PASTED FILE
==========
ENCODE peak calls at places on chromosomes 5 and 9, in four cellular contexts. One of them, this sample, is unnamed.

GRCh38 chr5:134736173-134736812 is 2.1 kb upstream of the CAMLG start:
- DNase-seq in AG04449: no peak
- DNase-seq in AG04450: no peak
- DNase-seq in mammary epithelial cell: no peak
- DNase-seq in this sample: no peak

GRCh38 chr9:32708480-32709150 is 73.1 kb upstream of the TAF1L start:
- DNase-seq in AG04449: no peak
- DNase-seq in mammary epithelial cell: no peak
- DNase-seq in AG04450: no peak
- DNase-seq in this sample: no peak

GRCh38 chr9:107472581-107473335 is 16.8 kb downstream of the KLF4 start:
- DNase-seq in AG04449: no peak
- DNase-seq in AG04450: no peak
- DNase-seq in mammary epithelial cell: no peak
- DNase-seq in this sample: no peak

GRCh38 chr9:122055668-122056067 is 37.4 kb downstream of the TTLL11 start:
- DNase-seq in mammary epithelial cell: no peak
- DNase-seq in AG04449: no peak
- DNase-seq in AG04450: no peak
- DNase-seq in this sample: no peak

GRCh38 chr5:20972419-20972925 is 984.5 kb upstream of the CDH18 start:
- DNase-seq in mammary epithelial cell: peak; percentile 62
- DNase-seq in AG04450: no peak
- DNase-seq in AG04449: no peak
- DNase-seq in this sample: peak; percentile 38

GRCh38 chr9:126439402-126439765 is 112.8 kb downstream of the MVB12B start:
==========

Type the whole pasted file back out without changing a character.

ENCODE peak calls at places on chromosomes 5 and 9, in four cellular contexts. One of them, this sample, is unnamed.

GRCh38 chr5:134736173-134736812 is 2.1 kb upstream of the CAMLG start:
- DNase-seq in AG04449: no peak
- DNase-seq in AG04450: no peak
- DNase-seq in mammary epithelial cell: no peak
- DNase-seq in this sample: no peak

GRCh38 chr9:32708480-32709150 is 73.1 kb upstream of the TAF1L start:
- DNase-seq in AG04449: no peak
- DNase-seq in mammary epithelial cell: no peak
- DNase-seq in AG04450: no peak
- DNase-seq in this sample: no peak

GRCh38 chr9:107472581-107473335 is 16.8 kb downstream of the KLF4 start:
- DNase-seq in AG04449: no peak
- DNase-seq in AG04450: no peak
- DNase-seq in mammary epithelial cell: no peak
- DNase-seq in this sample: no peak

GRCh38 chr9:122055668-122056067 is 37.4 kb downstream of the TTLL11 start:
- DNase-seq in mammary epithelial cell: no peak
- DNase-seq in AG04449: no peak
- DNase-seq in AG04450: no peak
- DNase-seq in this sample: no peak

GRCh38 chr5:20972419-20972925 is 984.5 kb upstream of the CDH18 start:
- DNase-seq in mammary epithelial cell: peak; percentile 62
- DNase-seq in AG04450: no peak
- DNase-seq in AG04449: no peak
- DNase-seq in this sample: peak; percentile 38

GRCh38 chr9:126439402-126439765 is 112.8 kb downstream of the MVB12B start: